Similarly, specialty tea is also entering a 3rd wave which stands in as stark a contrast with its prior waves. The first wave of tea in the U.S. was in the first few decades of the 1900s. Both iced tea and the tea bag were invented here during that time. These inventions laid the path for how most tea is now consumed in this country: 80 percent of tea is served iced, and over 90 percent of tea sold in grocery is low-grade commodity tea in bags. Tea’s second wave began in the 1970’s and ’80s with the advent of specialty tea. Tazo, The Republic of Tea, and later Teavana, all adopted premium positioning, showing quantum changes in pricing and packaging over Lipton’s tea bags, and even offering some whole leaf teas.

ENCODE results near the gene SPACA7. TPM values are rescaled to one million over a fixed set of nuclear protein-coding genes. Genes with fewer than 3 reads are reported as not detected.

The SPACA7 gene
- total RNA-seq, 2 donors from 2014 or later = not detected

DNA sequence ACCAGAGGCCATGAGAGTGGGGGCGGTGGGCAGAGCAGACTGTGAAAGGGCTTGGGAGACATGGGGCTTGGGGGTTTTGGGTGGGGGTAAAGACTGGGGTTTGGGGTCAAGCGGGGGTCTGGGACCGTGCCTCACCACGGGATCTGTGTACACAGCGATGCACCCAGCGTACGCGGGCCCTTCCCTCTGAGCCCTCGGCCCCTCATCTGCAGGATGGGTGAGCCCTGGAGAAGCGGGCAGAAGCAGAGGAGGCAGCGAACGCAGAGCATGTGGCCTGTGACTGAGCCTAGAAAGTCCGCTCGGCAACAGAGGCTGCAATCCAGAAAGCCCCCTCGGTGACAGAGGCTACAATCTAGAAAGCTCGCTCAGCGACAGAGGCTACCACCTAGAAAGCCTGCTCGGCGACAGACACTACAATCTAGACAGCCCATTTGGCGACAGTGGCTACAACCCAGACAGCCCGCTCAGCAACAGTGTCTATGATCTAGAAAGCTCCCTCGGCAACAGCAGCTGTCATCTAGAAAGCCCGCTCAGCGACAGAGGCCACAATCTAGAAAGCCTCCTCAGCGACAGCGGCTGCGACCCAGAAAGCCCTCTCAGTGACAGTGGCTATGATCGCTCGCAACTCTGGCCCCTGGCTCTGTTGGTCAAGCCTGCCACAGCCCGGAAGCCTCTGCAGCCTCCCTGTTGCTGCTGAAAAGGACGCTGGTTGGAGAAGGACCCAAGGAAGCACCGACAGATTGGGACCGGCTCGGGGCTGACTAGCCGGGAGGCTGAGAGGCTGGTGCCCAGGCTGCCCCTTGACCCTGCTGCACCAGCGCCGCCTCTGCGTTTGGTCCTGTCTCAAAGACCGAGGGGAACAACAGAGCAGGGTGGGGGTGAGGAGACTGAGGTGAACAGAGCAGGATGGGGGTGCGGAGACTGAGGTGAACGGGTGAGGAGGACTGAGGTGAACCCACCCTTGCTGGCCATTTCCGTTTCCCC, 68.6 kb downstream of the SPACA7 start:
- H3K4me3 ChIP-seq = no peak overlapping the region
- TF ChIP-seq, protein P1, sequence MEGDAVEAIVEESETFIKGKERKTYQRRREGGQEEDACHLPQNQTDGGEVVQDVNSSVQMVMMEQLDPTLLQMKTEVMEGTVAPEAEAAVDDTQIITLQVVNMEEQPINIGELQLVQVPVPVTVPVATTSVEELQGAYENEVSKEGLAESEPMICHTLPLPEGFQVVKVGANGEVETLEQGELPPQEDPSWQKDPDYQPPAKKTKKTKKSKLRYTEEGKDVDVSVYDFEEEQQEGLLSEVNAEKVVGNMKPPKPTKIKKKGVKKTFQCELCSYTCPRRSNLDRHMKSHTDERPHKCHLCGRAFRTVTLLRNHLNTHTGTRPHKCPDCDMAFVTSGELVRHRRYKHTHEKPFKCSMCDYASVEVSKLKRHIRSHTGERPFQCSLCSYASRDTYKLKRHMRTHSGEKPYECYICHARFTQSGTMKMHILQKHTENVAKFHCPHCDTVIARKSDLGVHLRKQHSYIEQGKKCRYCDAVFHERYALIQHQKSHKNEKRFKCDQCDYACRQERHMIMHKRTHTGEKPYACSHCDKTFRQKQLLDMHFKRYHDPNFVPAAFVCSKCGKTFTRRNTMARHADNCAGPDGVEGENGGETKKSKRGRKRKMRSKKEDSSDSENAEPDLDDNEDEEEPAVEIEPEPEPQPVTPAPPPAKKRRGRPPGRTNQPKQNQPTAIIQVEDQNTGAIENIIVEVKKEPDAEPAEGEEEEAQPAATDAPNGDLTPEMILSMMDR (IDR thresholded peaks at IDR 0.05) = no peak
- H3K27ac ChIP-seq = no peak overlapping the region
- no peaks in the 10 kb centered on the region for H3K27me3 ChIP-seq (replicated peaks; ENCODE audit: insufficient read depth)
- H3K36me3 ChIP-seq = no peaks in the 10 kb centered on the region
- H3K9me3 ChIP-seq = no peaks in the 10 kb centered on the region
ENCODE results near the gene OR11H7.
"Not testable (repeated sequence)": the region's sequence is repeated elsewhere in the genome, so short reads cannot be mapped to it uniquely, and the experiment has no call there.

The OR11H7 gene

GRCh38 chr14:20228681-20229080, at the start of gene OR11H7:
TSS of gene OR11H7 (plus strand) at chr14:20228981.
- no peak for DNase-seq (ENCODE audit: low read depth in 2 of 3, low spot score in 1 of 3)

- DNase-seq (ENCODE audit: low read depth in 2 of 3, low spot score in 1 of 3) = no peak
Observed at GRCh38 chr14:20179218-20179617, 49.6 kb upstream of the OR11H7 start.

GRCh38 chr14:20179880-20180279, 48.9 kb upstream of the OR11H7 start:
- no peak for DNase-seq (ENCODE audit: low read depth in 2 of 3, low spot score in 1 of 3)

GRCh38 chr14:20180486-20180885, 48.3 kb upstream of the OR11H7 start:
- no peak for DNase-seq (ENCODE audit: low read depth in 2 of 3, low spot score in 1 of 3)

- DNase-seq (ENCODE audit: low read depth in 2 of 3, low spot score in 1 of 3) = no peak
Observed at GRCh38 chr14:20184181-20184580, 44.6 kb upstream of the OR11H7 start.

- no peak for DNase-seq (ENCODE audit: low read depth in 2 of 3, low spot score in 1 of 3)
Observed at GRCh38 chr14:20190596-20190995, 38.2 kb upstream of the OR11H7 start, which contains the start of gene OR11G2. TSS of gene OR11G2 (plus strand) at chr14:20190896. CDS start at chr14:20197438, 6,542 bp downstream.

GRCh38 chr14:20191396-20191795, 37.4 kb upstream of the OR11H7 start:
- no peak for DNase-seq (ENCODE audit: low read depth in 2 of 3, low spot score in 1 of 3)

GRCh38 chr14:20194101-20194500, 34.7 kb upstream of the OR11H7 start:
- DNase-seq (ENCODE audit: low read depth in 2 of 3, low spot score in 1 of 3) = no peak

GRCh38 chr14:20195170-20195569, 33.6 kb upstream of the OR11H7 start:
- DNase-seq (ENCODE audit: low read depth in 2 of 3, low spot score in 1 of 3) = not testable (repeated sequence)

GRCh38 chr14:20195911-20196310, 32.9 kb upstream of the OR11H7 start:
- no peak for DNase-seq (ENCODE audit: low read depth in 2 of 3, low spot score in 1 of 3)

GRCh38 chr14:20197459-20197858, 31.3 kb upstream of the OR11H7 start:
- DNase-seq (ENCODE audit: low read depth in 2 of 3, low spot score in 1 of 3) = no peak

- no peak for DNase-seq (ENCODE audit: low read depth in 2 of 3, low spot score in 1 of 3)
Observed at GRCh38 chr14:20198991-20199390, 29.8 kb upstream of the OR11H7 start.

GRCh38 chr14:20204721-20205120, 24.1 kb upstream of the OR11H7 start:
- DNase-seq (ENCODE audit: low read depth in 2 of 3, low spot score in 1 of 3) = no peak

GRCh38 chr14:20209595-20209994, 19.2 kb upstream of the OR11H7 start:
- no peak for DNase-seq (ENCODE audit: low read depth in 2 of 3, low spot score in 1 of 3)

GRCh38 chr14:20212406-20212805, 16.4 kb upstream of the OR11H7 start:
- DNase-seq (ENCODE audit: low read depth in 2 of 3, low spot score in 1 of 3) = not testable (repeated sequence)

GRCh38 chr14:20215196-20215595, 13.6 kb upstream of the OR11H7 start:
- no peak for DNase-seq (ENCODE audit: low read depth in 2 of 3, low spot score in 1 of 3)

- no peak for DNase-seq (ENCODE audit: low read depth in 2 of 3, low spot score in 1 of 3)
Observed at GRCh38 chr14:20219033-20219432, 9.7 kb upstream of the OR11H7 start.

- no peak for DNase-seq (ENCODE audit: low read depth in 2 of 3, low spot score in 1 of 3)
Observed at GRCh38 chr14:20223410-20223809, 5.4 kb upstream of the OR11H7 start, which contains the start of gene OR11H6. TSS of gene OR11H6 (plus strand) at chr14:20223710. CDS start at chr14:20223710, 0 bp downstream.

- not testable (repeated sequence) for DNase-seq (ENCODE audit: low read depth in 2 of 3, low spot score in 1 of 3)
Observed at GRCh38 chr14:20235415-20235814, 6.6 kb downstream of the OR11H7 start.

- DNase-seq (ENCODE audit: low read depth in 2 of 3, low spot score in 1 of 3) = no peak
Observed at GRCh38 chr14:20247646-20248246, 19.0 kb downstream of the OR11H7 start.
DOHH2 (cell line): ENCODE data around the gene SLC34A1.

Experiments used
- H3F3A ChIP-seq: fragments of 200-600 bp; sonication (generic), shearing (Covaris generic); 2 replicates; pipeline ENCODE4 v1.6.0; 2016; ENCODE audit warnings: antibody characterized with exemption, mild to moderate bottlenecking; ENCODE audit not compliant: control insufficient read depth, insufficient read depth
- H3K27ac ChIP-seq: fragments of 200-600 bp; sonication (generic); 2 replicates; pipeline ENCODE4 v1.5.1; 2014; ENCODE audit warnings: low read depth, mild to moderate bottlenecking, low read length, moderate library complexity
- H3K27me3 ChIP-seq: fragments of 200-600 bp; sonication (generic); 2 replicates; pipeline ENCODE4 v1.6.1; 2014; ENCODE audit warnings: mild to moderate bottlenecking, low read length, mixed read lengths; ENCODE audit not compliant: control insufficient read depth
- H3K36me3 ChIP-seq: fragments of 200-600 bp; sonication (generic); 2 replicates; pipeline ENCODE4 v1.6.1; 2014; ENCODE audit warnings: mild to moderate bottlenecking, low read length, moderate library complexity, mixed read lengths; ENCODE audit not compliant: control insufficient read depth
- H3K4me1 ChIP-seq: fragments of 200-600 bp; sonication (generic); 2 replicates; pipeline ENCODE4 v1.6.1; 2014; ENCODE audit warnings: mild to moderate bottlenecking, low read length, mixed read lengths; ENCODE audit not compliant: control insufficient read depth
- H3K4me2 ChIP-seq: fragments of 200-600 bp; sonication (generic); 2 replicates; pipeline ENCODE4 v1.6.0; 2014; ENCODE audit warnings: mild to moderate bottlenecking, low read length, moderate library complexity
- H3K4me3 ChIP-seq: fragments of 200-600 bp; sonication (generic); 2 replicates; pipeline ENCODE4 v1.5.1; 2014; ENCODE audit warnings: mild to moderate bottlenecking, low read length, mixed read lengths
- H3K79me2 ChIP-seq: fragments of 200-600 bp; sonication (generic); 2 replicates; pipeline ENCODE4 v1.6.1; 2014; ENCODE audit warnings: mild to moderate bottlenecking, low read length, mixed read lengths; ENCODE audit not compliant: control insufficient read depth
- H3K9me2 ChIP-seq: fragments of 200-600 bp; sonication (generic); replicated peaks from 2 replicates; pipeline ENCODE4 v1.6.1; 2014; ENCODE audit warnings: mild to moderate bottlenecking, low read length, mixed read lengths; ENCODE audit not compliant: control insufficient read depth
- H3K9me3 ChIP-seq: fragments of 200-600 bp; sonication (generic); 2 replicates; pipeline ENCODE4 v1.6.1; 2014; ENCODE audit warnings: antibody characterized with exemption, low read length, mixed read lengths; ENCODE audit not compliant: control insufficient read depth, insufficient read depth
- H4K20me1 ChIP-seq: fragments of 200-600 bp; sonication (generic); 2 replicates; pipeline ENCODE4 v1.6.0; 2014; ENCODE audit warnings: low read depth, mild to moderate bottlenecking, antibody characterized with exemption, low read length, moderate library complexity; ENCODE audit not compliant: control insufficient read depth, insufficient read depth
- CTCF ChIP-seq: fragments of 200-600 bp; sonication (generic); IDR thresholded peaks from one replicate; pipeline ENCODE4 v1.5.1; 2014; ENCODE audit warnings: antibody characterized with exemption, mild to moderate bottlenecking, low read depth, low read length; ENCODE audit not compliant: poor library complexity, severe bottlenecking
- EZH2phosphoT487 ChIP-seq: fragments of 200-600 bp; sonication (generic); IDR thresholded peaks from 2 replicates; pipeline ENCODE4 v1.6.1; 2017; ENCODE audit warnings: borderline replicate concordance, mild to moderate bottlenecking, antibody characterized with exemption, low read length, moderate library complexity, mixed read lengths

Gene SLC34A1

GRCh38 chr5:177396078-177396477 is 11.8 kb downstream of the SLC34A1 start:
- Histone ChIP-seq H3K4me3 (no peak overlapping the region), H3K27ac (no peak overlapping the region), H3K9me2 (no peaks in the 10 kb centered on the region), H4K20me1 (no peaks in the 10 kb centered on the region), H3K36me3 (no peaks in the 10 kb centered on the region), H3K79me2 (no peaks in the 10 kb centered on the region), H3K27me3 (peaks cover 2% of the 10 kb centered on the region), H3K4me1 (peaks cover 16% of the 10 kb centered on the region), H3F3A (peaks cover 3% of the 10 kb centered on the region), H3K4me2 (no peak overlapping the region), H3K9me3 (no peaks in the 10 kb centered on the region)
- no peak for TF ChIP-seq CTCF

Whereas commodity tea is mass-produced, machine-made, and looks like dust, made from the tea grades called “dust and fannings”. Specialty tea is handcrafted, grown in small lots, and is identifiable as leaf tea. At a most basic level, specialty tea looks and tastes like an agricultural product. The degree of authenticity and craft shared with the consumer, and care with respect to making the best possible infusion of the tea leaves, all contribute to bringing out the subtleties and full potential of the tea. In the 3rd wave of specialty tea, each tea is able to tell a story – of origin, terroir, tasting notes, and even functional and energetic benefits. The 3rd wave in specialty tea, just as in coffee, strives to empower people to change the way they drink tea. Whether the format is loose, or a spacious pyramid tea bag, specialty tea is always whole leaf.